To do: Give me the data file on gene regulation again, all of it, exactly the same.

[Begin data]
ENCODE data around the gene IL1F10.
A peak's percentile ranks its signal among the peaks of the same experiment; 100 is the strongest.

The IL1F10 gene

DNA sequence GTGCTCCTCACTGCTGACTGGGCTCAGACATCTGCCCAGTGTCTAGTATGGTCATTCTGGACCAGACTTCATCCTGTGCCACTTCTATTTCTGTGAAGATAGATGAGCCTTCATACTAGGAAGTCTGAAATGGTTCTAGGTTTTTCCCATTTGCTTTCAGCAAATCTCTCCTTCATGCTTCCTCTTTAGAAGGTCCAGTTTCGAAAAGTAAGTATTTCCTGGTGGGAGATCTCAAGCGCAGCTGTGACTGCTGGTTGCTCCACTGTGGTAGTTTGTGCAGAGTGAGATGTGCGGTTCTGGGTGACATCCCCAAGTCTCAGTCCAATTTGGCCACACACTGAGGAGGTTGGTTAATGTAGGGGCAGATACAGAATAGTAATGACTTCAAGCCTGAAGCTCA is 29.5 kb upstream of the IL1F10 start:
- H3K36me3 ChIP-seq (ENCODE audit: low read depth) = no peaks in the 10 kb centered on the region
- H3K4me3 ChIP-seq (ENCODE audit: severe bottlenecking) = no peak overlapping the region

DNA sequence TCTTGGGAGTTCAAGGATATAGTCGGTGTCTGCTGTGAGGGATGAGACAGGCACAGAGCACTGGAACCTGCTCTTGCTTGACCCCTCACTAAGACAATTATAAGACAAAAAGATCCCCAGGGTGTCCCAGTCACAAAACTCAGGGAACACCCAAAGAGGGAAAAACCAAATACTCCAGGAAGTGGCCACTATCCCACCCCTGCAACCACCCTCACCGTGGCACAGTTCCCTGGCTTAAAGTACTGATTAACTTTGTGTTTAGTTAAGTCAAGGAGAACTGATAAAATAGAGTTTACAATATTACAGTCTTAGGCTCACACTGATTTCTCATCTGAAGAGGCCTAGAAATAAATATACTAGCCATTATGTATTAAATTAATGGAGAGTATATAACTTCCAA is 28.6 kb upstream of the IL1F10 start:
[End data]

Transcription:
ENCODE data around the gene IL1F10.
A peak's percentile ranks its signal among the peaks of the same experiment; 100 is the strongest.

The IL1F10 gene

DNA sequence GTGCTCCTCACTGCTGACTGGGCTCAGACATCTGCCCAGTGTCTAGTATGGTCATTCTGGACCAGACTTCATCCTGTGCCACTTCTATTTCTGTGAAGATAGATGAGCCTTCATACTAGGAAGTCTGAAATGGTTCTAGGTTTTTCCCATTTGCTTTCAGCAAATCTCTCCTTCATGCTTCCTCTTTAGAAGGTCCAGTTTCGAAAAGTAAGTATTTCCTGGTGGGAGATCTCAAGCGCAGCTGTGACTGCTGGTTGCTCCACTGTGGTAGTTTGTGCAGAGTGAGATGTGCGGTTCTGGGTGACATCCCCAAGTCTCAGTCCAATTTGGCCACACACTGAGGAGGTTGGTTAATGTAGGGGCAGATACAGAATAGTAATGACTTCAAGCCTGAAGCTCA is 29.5 kb upstream of the IL1F10 start:
- H3K36me3 ChIP-seq (ENCODE audit: low read depth) = no peaks in the 10 kb centered on the region
- H3K4me3 ChIP-seq (ENCODE audit: severe bottlenecking) = no peak overlapping the region

DNA sequence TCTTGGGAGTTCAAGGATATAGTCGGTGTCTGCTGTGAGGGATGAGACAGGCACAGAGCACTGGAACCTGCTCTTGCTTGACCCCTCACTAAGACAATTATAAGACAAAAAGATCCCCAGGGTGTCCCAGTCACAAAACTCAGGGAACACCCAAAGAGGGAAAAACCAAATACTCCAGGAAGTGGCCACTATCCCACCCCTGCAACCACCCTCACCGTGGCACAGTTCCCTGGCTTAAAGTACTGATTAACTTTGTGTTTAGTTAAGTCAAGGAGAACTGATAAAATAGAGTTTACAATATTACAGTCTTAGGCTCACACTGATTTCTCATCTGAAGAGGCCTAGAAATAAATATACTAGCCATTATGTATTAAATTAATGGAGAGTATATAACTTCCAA is 28.6 kb upstream of the IL1F10 start: